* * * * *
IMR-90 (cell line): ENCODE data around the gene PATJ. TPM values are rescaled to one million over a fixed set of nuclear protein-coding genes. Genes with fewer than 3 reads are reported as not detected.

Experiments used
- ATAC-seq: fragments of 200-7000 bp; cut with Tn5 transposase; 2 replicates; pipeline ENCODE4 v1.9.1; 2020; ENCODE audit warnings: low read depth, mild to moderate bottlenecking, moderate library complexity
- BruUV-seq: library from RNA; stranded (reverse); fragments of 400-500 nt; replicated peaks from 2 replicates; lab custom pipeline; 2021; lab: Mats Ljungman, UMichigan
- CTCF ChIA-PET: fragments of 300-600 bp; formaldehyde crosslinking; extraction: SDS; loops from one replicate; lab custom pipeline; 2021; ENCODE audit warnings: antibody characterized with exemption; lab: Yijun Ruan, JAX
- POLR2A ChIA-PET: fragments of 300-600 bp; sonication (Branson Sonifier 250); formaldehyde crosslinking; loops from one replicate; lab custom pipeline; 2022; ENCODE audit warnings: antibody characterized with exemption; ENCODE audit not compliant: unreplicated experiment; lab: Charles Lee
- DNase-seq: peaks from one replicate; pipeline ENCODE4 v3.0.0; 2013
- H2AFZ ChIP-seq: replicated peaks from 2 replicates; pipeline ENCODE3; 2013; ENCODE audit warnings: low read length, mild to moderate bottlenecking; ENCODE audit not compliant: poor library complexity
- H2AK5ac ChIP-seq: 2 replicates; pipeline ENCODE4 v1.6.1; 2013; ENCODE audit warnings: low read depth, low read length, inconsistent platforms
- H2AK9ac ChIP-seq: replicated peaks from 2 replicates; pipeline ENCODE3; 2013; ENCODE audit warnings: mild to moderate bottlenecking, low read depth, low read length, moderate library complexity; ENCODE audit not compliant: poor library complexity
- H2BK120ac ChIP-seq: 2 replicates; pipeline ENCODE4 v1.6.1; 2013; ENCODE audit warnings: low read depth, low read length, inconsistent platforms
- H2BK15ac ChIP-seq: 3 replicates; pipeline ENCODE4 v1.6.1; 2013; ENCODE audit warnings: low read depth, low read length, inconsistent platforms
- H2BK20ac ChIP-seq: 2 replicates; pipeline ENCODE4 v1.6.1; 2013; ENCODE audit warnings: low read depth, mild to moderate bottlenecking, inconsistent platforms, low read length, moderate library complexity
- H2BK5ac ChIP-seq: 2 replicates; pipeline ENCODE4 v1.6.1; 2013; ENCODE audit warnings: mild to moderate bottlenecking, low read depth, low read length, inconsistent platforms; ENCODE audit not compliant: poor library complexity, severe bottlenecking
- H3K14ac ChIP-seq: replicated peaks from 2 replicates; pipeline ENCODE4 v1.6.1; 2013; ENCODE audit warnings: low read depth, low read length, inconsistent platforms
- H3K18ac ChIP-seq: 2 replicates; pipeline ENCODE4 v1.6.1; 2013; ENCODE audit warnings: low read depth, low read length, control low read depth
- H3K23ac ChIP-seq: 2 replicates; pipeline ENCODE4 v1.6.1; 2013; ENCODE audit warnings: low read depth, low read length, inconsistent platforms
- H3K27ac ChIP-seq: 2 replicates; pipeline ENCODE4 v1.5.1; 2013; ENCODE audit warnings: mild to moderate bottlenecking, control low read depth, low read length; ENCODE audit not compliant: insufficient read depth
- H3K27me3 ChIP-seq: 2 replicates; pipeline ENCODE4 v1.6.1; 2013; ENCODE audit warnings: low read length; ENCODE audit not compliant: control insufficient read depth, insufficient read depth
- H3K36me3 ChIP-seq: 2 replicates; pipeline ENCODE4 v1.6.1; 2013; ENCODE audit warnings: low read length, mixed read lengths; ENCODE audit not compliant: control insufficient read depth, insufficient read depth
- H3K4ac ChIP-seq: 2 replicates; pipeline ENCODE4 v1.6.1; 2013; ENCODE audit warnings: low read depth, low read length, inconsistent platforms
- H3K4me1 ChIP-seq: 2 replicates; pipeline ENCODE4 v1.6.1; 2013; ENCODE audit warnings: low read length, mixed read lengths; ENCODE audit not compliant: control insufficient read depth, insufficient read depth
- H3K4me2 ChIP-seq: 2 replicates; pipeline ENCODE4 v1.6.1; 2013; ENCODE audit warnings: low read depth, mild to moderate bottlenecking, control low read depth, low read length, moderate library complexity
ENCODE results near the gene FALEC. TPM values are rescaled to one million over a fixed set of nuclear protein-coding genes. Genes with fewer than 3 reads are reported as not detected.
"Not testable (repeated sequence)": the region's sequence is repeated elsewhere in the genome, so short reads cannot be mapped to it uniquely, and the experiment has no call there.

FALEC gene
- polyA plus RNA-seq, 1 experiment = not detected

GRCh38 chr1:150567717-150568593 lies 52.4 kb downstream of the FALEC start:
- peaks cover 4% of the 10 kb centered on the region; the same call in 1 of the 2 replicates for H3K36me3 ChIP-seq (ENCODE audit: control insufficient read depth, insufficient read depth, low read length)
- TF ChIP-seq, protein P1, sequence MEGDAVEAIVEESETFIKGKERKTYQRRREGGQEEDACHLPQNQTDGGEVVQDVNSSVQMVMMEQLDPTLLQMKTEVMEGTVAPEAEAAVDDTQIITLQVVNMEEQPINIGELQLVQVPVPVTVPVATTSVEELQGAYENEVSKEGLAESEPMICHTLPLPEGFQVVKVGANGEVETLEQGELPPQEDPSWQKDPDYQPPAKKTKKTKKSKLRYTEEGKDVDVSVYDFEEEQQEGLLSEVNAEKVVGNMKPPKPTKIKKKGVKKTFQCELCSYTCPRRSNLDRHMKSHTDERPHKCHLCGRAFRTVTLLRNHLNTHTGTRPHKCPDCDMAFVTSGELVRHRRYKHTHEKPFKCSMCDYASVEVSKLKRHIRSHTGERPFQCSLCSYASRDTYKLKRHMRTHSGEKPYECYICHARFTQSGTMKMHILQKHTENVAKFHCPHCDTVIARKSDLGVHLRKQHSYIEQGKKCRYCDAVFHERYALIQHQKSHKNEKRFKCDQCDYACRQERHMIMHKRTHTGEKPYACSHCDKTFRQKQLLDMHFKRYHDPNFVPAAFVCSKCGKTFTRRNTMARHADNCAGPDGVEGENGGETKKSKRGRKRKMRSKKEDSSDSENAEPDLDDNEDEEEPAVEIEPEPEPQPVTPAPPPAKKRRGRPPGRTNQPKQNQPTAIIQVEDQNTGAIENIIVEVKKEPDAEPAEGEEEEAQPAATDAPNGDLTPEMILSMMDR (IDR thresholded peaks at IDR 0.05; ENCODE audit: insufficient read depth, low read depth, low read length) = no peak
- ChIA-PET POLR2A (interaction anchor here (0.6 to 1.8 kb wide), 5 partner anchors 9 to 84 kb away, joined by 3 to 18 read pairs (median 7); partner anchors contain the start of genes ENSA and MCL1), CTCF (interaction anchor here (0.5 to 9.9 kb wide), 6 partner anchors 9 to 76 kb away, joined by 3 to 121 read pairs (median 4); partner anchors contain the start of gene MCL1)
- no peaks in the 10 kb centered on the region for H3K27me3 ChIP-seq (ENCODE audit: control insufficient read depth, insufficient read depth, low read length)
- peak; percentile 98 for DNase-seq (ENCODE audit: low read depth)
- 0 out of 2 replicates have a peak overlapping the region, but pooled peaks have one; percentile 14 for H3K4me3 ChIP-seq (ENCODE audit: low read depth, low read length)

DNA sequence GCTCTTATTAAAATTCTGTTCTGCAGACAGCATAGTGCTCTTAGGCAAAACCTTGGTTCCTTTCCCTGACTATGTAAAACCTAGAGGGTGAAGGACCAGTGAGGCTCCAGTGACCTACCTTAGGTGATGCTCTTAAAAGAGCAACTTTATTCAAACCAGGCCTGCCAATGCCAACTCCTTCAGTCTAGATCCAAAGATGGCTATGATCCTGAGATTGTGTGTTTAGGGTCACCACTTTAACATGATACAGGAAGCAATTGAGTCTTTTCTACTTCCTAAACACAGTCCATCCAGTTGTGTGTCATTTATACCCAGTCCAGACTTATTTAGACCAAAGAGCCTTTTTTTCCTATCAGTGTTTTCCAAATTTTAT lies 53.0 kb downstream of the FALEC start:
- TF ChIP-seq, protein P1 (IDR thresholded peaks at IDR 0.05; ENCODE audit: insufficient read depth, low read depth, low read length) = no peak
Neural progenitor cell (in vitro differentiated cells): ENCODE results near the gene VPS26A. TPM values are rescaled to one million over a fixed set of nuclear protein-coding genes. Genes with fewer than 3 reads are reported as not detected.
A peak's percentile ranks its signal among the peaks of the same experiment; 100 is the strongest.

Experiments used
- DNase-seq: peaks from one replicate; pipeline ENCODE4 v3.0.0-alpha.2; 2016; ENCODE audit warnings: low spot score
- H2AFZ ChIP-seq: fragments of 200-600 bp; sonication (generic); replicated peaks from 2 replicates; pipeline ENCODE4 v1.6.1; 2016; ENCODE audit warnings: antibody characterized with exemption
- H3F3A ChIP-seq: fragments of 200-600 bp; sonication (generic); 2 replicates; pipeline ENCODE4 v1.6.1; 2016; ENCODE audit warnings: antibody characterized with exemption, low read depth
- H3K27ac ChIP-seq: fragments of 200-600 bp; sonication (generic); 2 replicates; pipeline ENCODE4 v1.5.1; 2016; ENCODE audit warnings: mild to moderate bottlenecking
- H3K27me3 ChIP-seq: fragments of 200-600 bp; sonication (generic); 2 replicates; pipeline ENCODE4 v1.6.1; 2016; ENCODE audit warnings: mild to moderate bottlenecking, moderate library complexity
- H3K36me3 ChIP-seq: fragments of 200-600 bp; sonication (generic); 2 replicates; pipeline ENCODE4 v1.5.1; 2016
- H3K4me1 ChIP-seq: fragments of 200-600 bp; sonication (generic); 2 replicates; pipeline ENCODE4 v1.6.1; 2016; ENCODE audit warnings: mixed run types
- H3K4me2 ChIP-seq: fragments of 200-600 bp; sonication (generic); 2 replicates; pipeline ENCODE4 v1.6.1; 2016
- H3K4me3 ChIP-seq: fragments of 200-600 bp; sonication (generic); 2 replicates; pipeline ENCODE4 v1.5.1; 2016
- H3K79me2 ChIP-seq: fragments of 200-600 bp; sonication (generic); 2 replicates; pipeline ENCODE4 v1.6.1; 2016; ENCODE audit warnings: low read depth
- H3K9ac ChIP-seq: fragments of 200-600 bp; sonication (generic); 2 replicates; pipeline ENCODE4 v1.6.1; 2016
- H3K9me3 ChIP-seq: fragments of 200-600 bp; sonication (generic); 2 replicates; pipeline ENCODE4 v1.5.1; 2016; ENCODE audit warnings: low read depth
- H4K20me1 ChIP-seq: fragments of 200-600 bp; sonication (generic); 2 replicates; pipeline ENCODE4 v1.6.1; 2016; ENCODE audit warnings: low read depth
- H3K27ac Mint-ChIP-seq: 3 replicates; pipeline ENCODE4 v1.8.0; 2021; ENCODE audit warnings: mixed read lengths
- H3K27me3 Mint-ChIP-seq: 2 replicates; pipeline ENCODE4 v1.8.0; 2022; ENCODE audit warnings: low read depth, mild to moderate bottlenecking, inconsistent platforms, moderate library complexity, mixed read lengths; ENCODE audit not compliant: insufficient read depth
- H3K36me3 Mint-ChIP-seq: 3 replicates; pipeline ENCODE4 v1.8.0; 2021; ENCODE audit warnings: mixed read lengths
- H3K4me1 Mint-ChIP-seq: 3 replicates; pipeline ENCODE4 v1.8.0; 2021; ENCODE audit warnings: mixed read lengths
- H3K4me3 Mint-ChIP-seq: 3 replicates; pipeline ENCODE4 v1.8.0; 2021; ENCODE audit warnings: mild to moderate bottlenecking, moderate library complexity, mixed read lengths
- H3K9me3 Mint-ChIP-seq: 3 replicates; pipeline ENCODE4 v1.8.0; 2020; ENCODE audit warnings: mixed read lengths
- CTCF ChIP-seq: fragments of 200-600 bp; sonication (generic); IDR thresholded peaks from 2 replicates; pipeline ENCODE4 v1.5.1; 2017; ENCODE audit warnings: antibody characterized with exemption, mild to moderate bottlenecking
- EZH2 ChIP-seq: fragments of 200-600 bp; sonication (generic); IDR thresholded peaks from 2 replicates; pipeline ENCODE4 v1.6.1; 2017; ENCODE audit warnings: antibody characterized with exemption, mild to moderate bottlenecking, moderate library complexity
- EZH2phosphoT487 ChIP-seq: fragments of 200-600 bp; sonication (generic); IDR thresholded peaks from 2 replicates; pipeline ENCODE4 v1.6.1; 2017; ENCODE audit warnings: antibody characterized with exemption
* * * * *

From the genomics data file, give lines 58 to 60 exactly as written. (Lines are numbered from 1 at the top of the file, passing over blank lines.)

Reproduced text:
- H3K9me3 Mint-ChIP-seq: 3 replicates; pipeline ENCODE4 v1.8.0; 2020; ENCODE audit warnings: mixed read lengths
- CTCF ChIP-seq: fragments of 200-600 bp; sonication (generic); IDR thresholded peaks from 2 replicates; pipeline ENCODE4 v1.5.1; 2017; ENCODE audit warnings: antibody characterized with exemption, mild to moderate bottlenecking
- EZH2 ChIP-seq: fragments of 200-600 bp; sonication (generic); IDR thresholded peaks from 2 replicates; pipeline ENCODE4 v1.6.1; 2017; ENCODE audit warnings: antibody characterized with exemption, mild to moderate bottlenecking, moderate library complexity